Use minimum number of reversible gates

Use minimum number of garbage outputs

Use minimum constant inputs
The output which cannot be used further for computation process is known as garbage output. The input that is added to an nxk function to make it reversible is called constant input (Thapliyal and Srinivas 2005). The quantum cost of a reversible or quantum circuit is defined as the number of 1 × 1 or 2 × 2 gates used to implement the circuit. The major objective of a reversible logic design is to minimize the quantum cost and the number of garbage outputs (Benett 1998). Hence, one of the major issues in reversible circuit design is garbage minimization to minimise the power dissipation. Another significant criterion in designing a reversible logic circuit is to minimize the number of reversible gates used (Haghparast and Navi 2008). In this paper, it is proposed to design an efficient reversible single precision floating point subtractor. The proposed floating point subtractor design requires an efficient reversible comparator unit, an 8bit and a 24bit reversible subtractor unit, a 24bit reversible leading zero detector unit and a 24bit reversible shift register for normalization. The paper also focuses on the design of a reversible 1bit comparator using the two newly proposed reversible gates Reversible Gate1 (RG1) and Reversible Gate2 (RG2). Since in adiabatic circuits energy is reused rather than just dissipated, the transistor representation of the proposed reversible gates RG1 and RG2 are implemented using adiabatic logic. Also, an eightbit and a 24 –bit reversible comparator is designed using the 1bit comparator. An 8bit and a 24bit reversible subtractor is implemented using the TR gate. Normalization unit requires an efficient reversible leading zero detector and a 24bit reversible shift register. A reversible leading zero detector unit is designed using the Reversible Gate1 (RG1)and a 24bit reversible shift register is implemented using the Fredkin, Feynman and NOT gate. All the proposed circuits have been implemented using VHDL and simulated using Modelsim. The paper is organized as follows: Reversible Logic gates section overviews some of the reversible gates used in the literature. Floating Point Subtraction Algorithm section briefly explains the steps involved in floating point subtraction. Related work section overviews some of the recent relevant methods in the literature. Proposed Reversible gates section introduces the two new reversible gates (RG1 and RG2). Transistor representation of the Proposed Reversible gates using Adiabatic Method section briefly explains the transistor schematic of the proposed gates (RG1 and RG2) using adiabatic logic. Proposed design of Reversible single precision floating point subtractor section explains the efficient realization of 1bit, an 8bit and a 24bit comparator using the two proposed gates RG1 and RG2, realization of an 8bit and a 24bit subtractor using TR gates, realization of a 24bit reversible leading zero detector unit using the proposed gate RG1 and the design of 24bit reversible shift register. Results obtained from the proposed gates are presented in simulation results section. Device utilization summary is presented in synthesis reports section. Finally, Conclusion section summarizes the main conclusions of this work and indicates directions for future work.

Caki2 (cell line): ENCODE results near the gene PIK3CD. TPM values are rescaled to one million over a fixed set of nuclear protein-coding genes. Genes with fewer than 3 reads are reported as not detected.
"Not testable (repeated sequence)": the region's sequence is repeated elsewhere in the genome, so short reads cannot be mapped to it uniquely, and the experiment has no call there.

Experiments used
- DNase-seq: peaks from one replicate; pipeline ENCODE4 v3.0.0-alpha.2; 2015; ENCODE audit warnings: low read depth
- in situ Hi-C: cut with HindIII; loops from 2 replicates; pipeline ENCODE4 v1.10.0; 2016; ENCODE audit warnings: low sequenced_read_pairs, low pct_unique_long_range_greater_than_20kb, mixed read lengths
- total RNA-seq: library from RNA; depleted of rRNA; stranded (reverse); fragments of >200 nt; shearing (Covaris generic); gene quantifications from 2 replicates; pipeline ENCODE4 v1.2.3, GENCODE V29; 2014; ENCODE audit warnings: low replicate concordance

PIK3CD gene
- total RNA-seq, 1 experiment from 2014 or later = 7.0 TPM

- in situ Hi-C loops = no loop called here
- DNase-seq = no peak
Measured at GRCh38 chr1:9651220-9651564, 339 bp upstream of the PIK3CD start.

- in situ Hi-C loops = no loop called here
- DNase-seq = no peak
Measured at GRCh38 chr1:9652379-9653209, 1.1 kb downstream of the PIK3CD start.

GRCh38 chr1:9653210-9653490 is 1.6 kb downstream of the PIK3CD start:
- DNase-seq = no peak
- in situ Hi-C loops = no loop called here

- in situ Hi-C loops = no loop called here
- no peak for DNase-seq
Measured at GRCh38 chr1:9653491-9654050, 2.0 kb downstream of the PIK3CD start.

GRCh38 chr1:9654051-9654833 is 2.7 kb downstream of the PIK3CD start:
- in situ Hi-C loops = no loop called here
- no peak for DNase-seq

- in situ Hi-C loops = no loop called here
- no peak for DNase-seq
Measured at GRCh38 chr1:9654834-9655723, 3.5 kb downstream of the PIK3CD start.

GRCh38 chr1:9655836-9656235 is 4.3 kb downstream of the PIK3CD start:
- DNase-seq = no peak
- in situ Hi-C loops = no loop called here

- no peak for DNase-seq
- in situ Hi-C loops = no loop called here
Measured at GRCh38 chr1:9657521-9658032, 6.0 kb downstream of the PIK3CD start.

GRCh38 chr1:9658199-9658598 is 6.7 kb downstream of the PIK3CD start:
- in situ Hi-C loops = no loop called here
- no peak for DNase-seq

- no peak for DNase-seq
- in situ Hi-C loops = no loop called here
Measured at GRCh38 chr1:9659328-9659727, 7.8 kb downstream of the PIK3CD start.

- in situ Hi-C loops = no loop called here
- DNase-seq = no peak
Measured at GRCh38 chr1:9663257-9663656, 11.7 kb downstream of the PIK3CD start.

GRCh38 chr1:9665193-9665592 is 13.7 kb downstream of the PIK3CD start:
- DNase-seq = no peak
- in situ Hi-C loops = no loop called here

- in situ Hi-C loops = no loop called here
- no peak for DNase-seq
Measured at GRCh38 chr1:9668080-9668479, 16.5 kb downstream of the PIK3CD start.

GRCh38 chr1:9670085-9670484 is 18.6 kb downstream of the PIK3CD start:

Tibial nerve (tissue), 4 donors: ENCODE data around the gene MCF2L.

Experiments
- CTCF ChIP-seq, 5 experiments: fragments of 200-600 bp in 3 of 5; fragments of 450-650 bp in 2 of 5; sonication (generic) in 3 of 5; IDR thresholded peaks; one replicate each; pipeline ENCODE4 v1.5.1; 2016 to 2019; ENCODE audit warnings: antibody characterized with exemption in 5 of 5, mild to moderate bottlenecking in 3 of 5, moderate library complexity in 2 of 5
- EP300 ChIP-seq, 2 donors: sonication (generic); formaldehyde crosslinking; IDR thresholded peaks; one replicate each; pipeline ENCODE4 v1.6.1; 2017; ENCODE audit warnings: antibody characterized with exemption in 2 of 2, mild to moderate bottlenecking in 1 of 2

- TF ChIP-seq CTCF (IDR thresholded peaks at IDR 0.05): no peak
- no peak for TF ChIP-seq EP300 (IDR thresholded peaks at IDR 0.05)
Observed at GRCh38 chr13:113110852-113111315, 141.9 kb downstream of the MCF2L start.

Reversible logic gates
Some of the important reversible logic gates are Feynman gate, Fredkin gate, Toffoli gate, Peres gate, URG gate, BJN gate, TR gate, M gate and L gate. Brief introduction of these gates are as shown in Table 1.
Floating point subtraction algorithm overview
Floating point numbers are one possible way of representing real numbers in binary format; the IEEE 754. This work focuses only on single precision floating point format. Figure 1 shows the IEEE 754 standard of a single precision floating point number.
The single precision floating point number has three fields: a single sign bit S, an eight bit biased exponent E, and a twenty three bit fraction Mantissa M. The floating point subtraction of two numbers can be expressed as,
The operations involved in floating point subtraction are (a) aligning the binary point, (b) subtraction of aligned mantissas and (c) normalization of the result. The detailed steps are as follows:

(1)
Compare the mantissa of the operands.